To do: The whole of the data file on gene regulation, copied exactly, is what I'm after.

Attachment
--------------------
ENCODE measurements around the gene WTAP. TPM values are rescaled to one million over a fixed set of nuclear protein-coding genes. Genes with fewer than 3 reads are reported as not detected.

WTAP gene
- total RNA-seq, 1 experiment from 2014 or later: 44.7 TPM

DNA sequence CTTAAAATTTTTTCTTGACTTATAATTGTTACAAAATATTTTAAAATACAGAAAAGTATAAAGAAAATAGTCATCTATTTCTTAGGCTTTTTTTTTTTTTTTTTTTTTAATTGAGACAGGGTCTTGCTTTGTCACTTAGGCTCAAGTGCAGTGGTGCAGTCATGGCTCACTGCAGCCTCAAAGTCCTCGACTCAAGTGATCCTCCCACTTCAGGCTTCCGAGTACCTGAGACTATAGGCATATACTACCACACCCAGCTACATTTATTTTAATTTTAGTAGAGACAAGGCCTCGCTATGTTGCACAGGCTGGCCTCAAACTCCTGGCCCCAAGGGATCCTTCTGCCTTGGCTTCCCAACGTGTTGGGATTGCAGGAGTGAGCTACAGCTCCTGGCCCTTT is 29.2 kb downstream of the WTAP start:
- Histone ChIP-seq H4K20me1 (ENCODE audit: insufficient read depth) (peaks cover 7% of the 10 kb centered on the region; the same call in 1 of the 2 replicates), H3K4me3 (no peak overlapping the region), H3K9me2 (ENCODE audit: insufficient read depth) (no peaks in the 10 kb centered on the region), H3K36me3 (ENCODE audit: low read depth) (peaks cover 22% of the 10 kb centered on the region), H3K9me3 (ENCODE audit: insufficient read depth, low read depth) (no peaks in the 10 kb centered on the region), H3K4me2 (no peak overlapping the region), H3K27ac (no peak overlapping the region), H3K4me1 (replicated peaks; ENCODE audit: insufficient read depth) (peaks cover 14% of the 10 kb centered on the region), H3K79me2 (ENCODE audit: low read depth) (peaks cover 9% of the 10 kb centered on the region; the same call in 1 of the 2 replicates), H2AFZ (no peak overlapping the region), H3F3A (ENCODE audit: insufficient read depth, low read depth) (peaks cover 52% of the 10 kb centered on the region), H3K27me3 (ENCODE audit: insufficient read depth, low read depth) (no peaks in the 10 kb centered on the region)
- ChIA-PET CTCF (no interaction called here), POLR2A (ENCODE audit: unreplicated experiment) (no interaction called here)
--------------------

ENCODE measurements around the gene WTAP. TPM values are rescaled to one million over a fixed set of nuclear protein-coding genes. Genes with fewer than 3 reads are reported as not detected.

WTAP gene
- total RNA-seq, 1 experiment from 2014 or later: 44.7 TPM

DNA sequence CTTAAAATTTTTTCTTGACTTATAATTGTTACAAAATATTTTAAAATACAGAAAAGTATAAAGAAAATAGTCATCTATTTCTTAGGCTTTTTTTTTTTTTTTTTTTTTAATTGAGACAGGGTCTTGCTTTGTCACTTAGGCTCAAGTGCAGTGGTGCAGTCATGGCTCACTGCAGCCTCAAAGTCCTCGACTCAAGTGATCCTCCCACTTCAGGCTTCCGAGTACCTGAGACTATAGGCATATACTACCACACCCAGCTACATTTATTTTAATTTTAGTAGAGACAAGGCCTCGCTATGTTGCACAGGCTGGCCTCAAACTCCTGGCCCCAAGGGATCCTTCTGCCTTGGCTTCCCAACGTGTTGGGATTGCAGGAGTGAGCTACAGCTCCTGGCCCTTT is 29.2 kb downstream of the WTAP start:
- Histone ChIP-seq H4K20me1 (ENCODE audit: insufficient read depth) (peaks cover 7% of the 10 kb centered on the region; the same call in 1 of the 2 replicates), H3K4me3 (no peak overlapping the region), H3K9me2 (ENCODE audit: insufficient read depth) (no peaks in the 10 kb centered on the region), H3K36me3 (ENCODE audit: low read depth) (peaks cover 22% of the 10 kb centered on the region), H3K9me3 (ENCODE audit: insufficient read depth, low read depth) (no peaks in the 10 kb centered on the region), H3K4me2 (no peak overlapping the region), H3K27ac (no peak overlapping the region), H3K4me1 (replicated peaks; ENCODE audit: insufficient read depth) (peaks cover 14% of the 10 kb centered on the region), H3K79me2 (ENCODE audit: low read depth) (peaks cover 9% of the 10 kb centered on the region; the same call in 1 of the 2 replicates), H2AFZ (no peak overlapping the region), H3F3A (ENCODE audit: insufficient read depth, low read depth) (peaks cover 52% of the 10 kb centered on the region), H3K27me3 (ENCODE audit: insufficient read depth, low read depth) (no peaks in the 10 kb centered on the region)
- ChIA-PET CTCF (no interaction called here), POLR2A (ENCODE audit: unreplicated experiment) (no interaction called here)